With everyone around the fire Chu got a fresh rock bread and started slicing it. He then took out from a bag a small tin. Opening the resealable cover showed the yellow color of salted butter. He pasted it on the bread slices and then held them over the fire to melt. The drool leaking out of his companions mouths flowed as they stared hungrily at him.
When it was finished he shared it for all of them. The shacks were far apart in the slums, they were not lacking in open spaces. Otherwise the smell from their cooking would have created chaos. A tin of butter was worth twenty coppers. The large-sized one that Chu took out was a favorite by adventurers and cost forty coppers.
“Eat up and then we’ll talk. Ming don’t stuff yourself. Our body has to gradually become accustomed to solid meals.”
Chu knocked Ming who was guzzling down the bread. He was aware that they had to slowly feed their bodies solid food. It was one of the reasons he only used the butter very lightly. Last thing he needed was a bellyache in the middle of the night. The experience of using the outdoors as a washroom was definitely unforgettable.
“How bad is winter in the slums?”
After everyone had their fill, Chu tossed out the question. All eyes fell on Ming since he had first-hand experience.
“Winter… the only way to describe it is terrible. No the word TERROR is what I mean.”
Ming shared his experience of winter with them. Trouble began when the snow started to fall. The cold invaded the flimsy built shacks causing some to freeze to death. Even with a fire it was hard to keep warm during the nights. To add to this injury people began stealing the bedding from others. More than once he came home from work to find his blankets missing.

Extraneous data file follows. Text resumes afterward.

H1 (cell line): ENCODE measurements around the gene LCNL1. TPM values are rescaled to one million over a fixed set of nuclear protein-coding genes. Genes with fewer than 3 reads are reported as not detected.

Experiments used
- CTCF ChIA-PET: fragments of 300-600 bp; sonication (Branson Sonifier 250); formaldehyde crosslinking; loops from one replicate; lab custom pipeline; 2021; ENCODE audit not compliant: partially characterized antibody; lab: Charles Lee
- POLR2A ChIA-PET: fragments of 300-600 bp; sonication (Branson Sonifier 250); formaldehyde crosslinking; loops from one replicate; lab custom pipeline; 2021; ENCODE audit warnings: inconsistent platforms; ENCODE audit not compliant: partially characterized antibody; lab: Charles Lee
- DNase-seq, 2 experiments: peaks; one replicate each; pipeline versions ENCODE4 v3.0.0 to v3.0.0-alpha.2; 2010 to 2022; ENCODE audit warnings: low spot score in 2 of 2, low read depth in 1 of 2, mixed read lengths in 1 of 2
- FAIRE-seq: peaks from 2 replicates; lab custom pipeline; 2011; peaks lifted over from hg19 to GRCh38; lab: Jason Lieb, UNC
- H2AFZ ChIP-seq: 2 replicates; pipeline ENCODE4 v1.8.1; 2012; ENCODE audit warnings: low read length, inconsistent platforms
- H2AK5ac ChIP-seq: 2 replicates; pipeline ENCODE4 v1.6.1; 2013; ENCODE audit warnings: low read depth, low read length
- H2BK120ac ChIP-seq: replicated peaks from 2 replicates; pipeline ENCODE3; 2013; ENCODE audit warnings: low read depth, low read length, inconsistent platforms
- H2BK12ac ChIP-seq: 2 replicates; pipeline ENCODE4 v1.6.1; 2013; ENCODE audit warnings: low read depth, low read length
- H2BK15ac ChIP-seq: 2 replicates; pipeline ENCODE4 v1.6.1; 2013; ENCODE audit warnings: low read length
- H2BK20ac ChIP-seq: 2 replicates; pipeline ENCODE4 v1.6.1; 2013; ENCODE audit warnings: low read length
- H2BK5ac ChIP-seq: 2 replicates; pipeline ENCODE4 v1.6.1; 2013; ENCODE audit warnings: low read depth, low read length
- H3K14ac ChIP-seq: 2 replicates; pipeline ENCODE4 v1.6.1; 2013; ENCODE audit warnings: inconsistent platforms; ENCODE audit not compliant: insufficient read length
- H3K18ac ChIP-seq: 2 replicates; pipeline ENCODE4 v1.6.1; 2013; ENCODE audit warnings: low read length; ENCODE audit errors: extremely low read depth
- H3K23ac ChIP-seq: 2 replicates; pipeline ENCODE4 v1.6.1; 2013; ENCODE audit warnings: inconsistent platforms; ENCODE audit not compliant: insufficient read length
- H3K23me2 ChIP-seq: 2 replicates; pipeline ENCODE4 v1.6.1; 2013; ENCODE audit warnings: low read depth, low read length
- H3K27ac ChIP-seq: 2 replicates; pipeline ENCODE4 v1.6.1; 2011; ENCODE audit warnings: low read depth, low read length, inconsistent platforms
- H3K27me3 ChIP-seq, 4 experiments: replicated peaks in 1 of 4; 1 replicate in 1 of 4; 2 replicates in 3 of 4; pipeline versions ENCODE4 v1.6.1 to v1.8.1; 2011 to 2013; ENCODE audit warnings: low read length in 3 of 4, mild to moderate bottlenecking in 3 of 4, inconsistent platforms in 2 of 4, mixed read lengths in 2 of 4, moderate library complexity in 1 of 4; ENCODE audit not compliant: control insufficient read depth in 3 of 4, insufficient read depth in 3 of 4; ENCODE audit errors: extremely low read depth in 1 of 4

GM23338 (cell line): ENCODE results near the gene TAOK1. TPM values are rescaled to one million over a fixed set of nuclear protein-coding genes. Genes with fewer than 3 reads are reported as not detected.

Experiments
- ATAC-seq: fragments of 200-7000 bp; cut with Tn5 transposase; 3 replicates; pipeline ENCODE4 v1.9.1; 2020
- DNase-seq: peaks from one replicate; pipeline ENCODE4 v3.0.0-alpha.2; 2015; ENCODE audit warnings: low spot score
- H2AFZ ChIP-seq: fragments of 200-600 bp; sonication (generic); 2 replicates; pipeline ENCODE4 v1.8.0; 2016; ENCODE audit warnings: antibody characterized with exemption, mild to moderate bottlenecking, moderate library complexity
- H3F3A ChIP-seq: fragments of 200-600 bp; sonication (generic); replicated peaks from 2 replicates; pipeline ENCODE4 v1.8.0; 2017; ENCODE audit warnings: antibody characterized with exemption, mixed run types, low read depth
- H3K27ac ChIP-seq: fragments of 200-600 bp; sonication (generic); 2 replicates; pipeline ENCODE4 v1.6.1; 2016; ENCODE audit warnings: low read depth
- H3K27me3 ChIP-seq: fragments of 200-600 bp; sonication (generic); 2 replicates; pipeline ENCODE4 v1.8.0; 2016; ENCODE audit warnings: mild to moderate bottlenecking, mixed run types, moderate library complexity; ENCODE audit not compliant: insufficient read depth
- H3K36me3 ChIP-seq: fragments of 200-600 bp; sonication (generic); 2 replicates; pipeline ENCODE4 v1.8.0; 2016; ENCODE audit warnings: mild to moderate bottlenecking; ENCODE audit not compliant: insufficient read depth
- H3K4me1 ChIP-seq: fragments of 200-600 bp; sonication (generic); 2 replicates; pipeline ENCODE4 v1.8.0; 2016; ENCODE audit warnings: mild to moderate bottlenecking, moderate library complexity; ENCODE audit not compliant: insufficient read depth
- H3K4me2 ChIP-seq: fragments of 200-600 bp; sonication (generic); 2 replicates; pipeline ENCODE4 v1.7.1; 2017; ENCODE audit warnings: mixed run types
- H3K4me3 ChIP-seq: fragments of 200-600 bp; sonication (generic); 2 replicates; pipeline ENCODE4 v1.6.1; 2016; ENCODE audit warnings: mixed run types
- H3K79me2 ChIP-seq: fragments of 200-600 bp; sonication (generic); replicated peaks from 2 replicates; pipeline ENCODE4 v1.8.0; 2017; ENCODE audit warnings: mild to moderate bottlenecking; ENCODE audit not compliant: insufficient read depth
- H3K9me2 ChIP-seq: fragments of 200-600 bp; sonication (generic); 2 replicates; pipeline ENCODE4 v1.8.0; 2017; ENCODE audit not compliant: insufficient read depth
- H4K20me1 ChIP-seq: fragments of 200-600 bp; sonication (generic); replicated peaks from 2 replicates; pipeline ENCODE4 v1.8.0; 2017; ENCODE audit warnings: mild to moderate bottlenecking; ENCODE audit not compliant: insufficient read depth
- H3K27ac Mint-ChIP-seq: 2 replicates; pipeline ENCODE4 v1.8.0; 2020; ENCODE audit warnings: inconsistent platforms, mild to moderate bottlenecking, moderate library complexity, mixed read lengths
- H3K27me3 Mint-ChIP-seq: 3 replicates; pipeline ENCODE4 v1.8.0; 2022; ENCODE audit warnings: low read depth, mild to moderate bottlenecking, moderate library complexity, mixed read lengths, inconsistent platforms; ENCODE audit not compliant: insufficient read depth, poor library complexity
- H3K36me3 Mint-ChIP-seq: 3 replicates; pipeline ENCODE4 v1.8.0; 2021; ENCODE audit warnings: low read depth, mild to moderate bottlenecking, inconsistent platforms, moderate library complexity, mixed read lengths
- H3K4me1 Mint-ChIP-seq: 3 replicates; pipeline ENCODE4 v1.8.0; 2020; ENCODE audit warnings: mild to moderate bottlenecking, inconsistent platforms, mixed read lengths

“But the real horror was yet to come.”
When the snow blocked the roads the woodsmen stopped for the winter. Firewood started to become scarce as nobody was willing to risk venturing into the forest. Shacks were used as people had to share their homes to survive. If this wasn’t enough the wolves came.
White wolves form packs during winter. They then become bold enough to raid the villages. The slums were an easy target as it had no defense like the village. Many times people had to run to the village gates to avoid being killed and eaten. Sometimes the wolves were so daring as to bypass the village and head for the farms just beyond it. There they would wreck havoc on the livestock.
If that wasn’t enough trouble the real terror began. During the snowstorms and cold nights a new danger arrived. People were simply dragged away without a trace. Worse yet it happened both in the slums and the village. One farm was found empty after the winter devoid of both the family and livestock.
“I heard about that. People were saying they only saw blood trails on the snow. Even the hunters’ were scared to track it.”
Chu glanced at Lucy as Ming continued.
“Old man Rob said he saw it. It was a demon beast that walked on two feet. He died the next week from the cold.”
Chu shook his head. Maybe the old guy was simply delirious from a fever and spouted nonsense. Village people were as a rule the most superstitious. Anyway the previous memories of this body was near useless in terms of knowledge. Right now he was trying to get actual facts.
“What about food?”
“We stored up food and begged in the village when it ran out. Sometimes we scavenged the shacks of those who died to find firewood and food. It all boils down to how long you can starve and hold out.”
Chu listened until Ming was finished.
It was the case of survival of the fittest. This place was a brutal zone for snuffing out the weak. If wasn’t for him risking his life, he would be on a slow path to starvation. It could be even worse given his low social standing in the slums.